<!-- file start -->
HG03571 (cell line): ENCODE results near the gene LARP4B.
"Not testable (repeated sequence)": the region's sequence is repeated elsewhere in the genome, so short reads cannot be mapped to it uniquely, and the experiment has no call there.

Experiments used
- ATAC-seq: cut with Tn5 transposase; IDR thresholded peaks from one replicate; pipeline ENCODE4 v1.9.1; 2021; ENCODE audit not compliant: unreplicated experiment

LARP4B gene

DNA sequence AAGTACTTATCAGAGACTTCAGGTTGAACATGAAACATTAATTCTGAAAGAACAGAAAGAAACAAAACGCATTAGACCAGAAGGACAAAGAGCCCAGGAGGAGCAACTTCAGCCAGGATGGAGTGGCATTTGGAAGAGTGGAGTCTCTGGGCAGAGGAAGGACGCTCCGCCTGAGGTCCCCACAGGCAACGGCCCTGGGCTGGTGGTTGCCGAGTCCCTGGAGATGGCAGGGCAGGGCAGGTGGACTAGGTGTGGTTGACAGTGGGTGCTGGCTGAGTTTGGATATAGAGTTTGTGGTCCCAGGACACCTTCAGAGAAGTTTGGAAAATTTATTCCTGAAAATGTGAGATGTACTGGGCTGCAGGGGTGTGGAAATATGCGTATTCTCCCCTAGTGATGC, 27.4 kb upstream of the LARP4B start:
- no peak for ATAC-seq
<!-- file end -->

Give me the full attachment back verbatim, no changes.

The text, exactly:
HG03571 (cell line): ENCODE results near the gene LARP4B.
"Not testable (repeated sequence)": the region's sequence is repeated elsewhere in the genome, so short reads cannot be mapped to it uniquely, and the experiment has no call there.

Experiments used
- ATAC-seq: cut with Tn5 transposase; IDR thresholded peaks from one replicate; pipeline ENCODE4 v1.9.1; 2021; ENCODE audit not compliant: unreplicated experiment

LARP4B gene

DNA sequence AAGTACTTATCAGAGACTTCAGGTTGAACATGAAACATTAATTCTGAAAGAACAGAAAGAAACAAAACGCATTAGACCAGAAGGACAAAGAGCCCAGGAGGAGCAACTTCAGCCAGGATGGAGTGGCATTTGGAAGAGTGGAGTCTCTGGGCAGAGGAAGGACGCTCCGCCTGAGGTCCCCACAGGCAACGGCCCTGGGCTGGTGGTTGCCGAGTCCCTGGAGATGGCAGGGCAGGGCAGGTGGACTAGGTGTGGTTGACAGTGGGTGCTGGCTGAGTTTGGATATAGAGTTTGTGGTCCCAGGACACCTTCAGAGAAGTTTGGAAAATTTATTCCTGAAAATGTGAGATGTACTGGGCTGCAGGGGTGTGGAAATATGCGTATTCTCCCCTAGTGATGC, 27.4 kb upstream of the LARP4B start:
- no peak for ATAC-seq